Sarah Elizabeth Jones, a young camera assistant, was killed when she was struck by a train on February 20 while making the film Midnight Rider in South Georgia. A native of South Carolina, she was 27 years old with a promising future ahead of her. Filmmaker Anderson Vilien started a Care2 petition calling for Jones to be included in the In Memoriam at the Academy Awards — and on March 3, at the end of the memorial segment at the Oscars, Jones’s name and photo briefly flashed on the screen.
The Academy hadn’t been planning to include Jones. The time to formally submit names for the In Memoriam had long since gone by. Typically, only those who passed away during the previous calendar year — and only those in the spotlight, rather than crew members – are mentioned.
Less than a week before the Oscars were to air, Anderson Vilien started his petition to ask for Jones to be part of the In Memoriam tribute. As he wrote:
Crew members are the unsung heroes of film and television production who work long hours and sometimes very dangerous conditions for the love of filmmaking. Sarah Elizabeth Jones was one of us.
We ask for Sarah Elizabeth Jones’ love and passion for filmmaking be acknowledged on the grandest stage of all, The Academy Awards.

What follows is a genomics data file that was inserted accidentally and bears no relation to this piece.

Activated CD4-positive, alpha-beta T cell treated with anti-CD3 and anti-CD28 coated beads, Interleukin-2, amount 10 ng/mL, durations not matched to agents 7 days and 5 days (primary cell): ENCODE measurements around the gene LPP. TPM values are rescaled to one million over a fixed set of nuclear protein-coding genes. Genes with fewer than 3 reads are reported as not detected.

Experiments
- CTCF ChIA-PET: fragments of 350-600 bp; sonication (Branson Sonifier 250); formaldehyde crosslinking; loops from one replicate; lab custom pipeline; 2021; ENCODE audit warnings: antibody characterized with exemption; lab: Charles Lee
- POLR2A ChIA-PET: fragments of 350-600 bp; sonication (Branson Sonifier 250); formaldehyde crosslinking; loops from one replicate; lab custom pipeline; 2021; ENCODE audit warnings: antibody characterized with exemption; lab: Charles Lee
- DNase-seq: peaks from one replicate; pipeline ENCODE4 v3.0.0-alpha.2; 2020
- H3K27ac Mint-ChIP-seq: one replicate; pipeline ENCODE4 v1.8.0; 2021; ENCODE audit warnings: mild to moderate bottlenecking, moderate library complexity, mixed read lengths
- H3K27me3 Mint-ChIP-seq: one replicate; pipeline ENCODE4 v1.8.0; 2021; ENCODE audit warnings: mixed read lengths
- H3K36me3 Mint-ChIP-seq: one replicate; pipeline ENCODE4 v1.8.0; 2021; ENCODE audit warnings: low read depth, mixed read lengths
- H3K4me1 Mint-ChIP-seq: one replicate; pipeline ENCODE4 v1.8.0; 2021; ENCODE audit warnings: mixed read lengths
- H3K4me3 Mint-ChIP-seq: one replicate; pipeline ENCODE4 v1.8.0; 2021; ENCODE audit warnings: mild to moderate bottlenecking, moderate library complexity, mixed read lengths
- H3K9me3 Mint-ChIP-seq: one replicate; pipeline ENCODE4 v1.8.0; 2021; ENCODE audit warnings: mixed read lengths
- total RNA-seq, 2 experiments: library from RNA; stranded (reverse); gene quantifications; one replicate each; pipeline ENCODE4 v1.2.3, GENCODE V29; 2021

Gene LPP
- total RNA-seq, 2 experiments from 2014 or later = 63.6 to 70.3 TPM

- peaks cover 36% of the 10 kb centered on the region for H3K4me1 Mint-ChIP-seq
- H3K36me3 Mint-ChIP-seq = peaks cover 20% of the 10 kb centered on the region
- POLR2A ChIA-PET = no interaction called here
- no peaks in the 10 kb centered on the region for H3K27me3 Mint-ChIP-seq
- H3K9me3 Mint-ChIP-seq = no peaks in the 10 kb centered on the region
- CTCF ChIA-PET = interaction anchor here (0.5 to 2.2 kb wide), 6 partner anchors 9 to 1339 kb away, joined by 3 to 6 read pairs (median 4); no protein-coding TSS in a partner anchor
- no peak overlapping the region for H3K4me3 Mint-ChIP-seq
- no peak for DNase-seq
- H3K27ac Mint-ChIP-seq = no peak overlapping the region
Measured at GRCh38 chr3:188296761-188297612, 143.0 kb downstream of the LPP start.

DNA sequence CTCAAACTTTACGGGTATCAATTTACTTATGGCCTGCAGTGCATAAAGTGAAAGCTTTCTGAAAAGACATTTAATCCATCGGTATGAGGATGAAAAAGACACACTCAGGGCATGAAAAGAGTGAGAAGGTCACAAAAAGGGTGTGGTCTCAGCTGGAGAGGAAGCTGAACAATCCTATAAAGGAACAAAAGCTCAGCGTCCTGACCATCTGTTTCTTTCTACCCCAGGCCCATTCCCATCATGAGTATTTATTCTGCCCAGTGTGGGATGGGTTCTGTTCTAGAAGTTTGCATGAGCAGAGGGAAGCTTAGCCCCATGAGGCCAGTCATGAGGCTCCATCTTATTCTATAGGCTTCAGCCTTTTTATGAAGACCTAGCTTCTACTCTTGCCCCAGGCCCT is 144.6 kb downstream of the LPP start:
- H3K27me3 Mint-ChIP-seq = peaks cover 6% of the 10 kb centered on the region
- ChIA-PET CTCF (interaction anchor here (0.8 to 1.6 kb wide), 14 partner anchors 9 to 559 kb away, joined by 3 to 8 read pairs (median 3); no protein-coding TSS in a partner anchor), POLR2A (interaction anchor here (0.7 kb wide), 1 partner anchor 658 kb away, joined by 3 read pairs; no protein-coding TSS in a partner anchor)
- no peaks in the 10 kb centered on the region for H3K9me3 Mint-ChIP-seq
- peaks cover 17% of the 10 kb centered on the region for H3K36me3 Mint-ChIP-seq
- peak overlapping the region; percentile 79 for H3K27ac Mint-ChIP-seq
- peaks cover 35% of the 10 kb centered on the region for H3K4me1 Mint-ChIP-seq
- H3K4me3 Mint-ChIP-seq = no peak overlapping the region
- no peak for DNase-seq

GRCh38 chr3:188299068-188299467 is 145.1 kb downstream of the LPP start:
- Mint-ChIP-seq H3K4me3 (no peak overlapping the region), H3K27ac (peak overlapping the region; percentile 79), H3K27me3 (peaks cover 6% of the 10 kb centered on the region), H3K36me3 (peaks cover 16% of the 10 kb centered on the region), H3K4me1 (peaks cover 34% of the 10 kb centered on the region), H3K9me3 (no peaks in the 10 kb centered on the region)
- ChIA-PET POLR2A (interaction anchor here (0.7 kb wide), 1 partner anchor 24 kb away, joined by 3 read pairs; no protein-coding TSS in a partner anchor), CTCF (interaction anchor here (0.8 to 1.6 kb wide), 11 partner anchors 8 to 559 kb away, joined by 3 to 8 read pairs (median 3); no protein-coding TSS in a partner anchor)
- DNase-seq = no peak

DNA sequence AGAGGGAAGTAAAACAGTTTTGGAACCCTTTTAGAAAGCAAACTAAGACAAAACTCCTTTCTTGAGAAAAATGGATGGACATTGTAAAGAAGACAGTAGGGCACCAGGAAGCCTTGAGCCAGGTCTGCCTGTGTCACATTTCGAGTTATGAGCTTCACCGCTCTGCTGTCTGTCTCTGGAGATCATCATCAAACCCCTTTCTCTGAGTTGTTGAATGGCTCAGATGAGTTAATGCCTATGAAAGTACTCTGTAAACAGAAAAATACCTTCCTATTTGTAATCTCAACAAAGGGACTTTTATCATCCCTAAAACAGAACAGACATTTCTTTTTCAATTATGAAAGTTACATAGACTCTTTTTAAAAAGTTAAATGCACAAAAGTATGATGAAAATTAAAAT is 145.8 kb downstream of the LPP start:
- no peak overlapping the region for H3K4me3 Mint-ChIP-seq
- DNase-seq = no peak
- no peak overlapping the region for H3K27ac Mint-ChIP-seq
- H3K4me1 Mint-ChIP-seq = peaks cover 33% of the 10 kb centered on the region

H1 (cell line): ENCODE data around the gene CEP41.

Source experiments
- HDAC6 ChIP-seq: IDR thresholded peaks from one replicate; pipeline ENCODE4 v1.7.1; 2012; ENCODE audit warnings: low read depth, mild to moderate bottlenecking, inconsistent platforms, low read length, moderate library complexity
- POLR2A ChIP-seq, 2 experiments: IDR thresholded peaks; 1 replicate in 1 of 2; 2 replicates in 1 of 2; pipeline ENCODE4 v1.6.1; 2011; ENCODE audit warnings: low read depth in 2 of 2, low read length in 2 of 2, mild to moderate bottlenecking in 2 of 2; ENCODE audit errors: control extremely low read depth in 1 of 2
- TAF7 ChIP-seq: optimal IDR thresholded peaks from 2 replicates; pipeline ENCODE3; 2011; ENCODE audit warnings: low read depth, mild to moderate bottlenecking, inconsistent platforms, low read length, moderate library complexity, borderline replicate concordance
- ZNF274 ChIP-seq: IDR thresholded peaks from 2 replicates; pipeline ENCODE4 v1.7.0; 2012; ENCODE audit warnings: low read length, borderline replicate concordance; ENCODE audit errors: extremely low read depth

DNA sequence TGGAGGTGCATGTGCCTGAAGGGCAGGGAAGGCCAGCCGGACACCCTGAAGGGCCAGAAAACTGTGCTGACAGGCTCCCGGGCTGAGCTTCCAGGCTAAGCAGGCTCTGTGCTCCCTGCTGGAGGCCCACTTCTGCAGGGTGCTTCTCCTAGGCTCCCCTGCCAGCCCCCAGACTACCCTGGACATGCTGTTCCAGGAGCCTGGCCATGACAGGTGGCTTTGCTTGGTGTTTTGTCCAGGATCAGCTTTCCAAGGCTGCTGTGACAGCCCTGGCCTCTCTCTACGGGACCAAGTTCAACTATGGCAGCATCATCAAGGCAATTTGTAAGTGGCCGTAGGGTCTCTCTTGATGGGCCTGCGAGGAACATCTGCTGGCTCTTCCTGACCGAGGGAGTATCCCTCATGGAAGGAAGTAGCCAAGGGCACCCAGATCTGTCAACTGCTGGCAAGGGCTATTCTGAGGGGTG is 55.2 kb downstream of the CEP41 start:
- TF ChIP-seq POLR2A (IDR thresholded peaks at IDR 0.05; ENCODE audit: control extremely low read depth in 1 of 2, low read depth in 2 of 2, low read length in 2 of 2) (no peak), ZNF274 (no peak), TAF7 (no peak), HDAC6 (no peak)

The initial aim was to get 1,000 signatures. Within a matter of hours, that goal was exceeded. Thousands saw and shared the petition in a growing movement that was reported on by Variety, the Hollywood Reporter, the Los Angeles Times and many other news sites.
Care2 held a virtual memorial for Jones on March 1. Her friends, crewmates and filmmakers around the world congregated on Twitter to share photos and messages:
An Atlanta friend and colleague also set up Slates For Sarah to honor her with photographs of slates bearing her name or picture. More and more people kept signing the petition and, amid a viral movement of support, the Academy responded, giving Jones the honor that she more than merited.
Loss of Jones Sparks a Call For “Safety on the Seat At All Times”
Seven other crew members were injured in the accident, which the federal Occupational Safety and Health Administration and the Georgia Bureau of Investigation are looking into. Production of Midnight Rider has been completely shut down and Georgia law enforcement officials have been treating the investigation of Jones’s death as a negligent homicide. As Hollywood Reporter comments, the investigations could lead to the “biggest safety-related scandal to rock Hollywood in at least a decade.”
Anderson Vilien took action to support “one of our own.” Jones’s friends have created Pledge to Sarah, not only to remember her but also “in the hopes that no one ever has to lose a friend again due to set safety issues.” Jones is to receive a Lifetime Achievement Award from the Society of Camera Operators (SOC). As the SOC’s awards chairman, Dave Frederick, says, the loss of a young woman with so many gifts and promise “will be an inspiration to the production community for safety on the set at all times.”
Photo via Slates For Sarah